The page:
Republican Establishment Stands By Christie

While some Republicans have taken pot-shots at the outspoken governor, the party's establishment is standing by him.

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Julio Cortez / AP

New Jersey Governor Chris Christie delivers his State of the State address at the State House in Trenton, N.J., on Jan. 14, 2014

New Jersey Gov. Christie’s political future has been thrown in doubt by his administration’s recent scandals. But while some Republicans have taken pot-shots at the outspoken governor, the party’s establishment is standing by him.

At the winter meeting of the Republican National Committee, party leaders were more focused on revising the GOP’s rules before the next presidential cycle than on the New Jersey governor’s political troubles. But when prodded, RNC leaders are complimentary of Christie’s handling of the unwanted attention. Ron Kaufman, the Massachusetts committeeman and former advisor to Mitt Romney, said Christie did “everything right.”

“He did the right thing, he did what everyone wants you to do,” Kaufman said. “He stood up as a man and said ‘It’s my fault, I’m in charge. He fixed it and fired the folks that did it.”

Privately, many of the 168 members of the committee consider Christie their party’s best hope against Hillary Clinton, a calculation that hasn’t changed, and that is causing some heartburn. “He’s still our best shot, and if he can’t recover from this we’re in trouble,” said one RNC member on the condition of anonymity. Many of the RNC members are blaming the media for their intense focus on Christie over the past two weeks.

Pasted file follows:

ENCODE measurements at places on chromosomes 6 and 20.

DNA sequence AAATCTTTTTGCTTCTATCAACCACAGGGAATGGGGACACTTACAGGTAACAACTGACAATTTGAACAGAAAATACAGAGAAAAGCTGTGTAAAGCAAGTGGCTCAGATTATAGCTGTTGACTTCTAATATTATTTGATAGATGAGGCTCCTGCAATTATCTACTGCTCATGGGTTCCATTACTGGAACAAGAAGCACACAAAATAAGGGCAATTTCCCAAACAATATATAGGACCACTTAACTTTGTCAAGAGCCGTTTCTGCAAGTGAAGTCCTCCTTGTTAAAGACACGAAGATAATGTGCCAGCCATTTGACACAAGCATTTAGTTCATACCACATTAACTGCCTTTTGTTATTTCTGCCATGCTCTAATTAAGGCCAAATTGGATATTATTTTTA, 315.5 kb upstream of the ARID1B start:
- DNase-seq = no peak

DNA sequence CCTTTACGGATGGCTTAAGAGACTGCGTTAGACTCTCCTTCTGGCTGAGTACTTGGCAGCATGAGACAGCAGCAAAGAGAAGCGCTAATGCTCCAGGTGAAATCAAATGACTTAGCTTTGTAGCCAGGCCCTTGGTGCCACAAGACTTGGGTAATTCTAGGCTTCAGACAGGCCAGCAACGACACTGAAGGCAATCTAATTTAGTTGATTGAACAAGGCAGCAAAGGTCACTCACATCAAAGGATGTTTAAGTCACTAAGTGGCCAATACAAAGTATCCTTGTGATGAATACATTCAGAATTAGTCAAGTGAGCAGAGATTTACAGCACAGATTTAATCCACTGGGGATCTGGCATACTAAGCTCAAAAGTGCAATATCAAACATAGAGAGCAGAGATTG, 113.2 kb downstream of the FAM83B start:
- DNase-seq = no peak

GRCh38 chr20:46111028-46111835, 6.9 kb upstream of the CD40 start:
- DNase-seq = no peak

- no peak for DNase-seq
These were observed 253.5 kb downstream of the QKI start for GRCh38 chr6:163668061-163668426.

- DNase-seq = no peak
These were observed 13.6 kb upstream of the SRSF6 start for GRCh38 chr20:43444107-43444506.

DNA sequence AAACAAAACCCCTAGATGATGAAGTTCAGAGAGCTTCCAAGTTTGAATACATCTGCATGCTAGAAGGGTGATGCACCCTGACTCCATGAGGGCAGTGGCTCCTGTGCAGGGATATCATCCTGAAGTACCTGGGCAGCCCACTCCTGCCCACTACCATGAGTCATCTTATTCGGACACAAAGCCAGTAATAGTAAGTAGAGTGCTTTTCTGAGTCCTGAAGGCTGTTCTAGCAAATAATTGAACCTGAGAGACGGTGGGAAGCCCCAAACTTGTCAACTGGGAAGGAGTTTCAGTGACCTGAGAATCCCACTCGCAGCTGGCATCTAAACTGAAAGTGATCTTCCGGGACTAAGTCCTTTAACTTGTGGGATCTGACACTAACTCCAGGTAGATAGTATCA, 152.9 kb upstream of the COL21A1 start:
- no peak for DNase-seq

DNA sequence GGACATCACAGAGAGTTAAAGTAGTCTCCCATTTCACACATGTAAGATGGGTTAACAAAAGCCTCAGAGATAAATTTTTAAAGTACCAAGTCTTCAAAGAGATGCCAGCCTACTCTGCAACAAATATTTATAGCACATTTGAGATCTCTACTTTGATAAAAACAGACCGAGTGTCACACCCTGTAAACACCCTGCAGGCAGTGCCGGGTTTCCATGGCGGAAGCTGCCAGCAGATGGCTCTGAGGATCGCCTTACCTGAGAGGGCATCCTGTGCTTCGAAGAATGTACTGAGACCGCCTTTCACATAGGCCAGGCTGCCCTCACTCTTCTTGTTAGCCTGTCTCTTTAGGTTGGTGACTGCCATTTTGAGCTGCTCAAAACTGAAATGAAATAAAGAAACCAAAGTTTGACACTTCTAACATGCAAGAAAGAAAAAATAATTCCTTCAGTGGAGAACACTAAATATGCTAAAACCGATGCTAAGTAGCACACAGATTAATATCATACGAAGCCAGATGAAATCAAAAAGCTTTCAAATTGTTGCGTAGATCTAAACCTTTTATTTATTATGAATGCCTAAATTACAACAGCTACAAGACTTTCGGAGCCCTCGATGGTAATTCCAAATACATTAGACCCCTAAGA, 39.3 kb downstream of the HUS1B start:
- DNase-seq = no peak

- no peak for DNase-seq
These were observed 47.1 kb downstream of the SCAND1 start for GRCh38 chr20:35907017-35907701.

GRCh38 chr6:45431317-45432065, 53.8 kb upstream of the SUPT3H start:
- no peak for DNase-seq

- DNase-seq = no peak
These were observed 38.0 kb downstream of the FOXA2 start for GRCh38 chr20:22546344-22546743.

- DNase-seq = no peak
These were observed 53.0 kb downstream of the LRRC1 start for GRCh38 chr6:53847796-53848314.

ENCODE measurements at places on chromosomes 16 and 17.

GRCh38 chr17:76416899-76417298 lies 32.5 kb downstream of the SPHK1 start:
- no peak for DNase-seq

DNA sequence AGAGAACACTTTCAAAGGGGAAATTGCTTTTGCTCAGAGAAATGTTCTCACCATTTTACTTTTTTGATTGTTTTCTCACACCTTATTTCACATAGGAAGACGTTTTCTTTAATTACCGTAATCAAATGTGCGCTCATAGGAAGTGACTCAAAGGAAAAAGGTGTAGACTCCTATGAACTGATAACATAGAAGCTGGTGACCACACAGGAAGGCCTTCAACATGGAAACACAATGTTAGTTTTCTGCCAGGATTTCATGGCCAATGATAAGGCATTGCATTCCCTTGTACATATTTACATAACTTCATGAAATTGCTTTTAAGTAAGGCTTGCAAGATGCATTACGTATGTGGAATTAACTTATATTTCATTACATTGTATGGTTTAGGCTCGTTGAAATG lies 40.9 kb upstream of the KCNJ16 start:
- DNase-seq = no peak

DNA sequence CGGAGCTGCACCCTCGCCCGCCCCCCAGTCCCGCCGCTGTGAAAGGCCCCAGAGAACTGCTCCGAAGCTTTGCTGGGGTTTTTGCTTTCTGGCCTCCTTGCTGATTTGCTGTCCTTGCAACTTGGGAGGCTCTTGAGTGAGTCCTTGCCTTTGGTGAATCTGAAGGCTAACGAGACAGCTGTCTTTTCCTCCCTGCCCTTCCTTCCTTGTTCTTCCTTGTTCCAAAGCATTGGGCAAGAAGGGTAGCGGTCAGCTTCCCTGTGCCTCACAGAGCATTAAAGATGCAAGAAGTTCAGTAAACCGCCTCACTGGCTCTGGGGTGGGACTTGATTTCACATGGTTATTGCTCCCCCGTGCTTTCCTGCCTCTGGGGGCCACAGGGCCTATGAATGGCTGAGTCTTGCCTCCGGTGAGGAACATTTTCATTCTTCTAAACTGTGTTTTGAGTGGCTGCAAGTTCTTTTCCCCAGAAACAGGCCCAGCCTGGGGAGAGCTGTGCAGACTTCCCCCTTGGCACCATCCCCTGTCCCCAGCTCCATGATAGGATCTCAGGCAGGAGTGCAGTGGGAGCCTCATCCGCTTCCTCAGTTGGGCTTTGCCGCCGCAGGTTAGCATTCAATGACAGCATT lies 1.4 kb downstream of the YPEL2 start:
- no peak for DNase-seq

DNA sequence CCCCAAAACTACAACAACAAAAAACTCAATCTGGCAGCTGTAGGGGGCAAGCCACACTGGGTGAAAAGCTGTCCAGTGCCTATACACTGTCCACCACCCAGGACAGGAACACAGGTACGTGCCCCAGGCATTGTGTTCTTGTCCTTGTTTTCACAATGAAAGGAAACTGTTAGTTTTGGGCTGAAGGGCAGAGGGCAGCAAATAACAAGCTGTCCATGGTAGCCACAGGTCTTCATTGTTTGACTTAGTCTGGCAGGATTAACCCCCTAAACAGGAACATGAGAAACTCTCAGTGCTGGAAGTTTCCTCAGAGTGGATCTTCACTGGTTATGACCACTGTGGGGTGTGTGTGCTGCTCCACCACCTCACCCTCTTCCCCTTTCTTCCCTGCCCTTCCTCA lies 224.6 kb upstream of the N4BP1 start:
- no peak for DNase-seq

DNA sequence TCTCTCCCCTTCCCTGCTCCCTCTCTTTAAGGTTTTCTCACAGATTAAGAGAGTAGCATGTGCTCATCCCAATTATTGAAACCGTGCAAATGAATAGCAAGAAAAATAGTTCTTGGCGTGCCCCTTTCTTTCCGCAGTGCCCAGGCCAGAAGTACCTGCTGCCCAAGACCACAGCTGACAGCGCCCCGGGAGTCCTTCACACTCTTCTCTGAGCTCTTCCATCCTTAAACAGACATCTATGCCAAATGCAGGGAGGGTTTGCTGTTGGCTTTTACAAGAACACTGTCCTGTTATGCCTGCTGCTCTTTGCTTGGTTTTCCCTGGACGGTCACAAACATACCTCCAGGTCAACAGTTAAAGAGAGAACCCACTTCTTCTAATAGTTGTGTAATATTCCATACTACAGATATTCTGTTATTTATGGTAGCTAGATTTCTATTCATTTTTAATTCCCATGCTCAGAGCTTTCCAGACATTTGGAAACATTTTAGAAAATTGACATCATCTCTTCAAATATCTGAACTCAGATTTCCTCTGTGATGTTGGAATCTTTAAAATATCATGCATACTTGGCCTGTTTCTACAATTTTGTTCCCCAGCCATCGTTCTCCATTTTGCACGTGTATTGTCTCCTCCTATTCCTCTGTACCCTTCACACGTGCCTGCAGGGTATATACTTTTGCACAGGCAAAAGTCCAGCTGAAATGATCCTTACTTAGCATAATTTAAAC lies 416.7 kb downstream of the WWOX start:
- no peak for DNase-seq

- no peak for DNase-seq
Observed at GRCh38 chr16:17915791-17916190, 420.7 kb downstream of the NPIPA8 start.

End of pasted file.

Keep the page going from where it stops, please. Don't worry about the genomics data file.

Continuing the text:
Bill Palatucci, one of Christie’s closest political confidants and committeeman from New Jersey, said his colleagues aren’t concerned by Christie’s temporary troubles at home.

“The members I spoke to were very supportive, very gracious in their comments, and particularly complimentary of the governor’s leadership in the nearly-two hour press conference,” he said. “Their response has been ‘tell him to keep doing what he’s doing.'”

Palatucci shook off the slew of recent surveys showing Christie’s approval ratings dropping. “Polls bounce around, you take them for what they are — a snapshot in time,” he said. “They’ll go up and down, that comes with the territory.”

Mississippi National Committeeman Henry Barbour said Christie’s test, should he decide to run for president, will be how his state performs in the long run.

“The question will be how does he do as governor,” he said. “Last month hasn’t been very good. But we’re a long ways off from when people are going to be making those sorts of decisions.”

Iowa National Committeeman Steve Scheffler said Christie’s recent troubles won’t hurt him in his state, but that his socially moderate positions might. “Giving up on the appeal on the marriage issue in the New Jersey Supreme Court and the signing of the DREAM Act, those are things that I think are going to hurt him,” he said.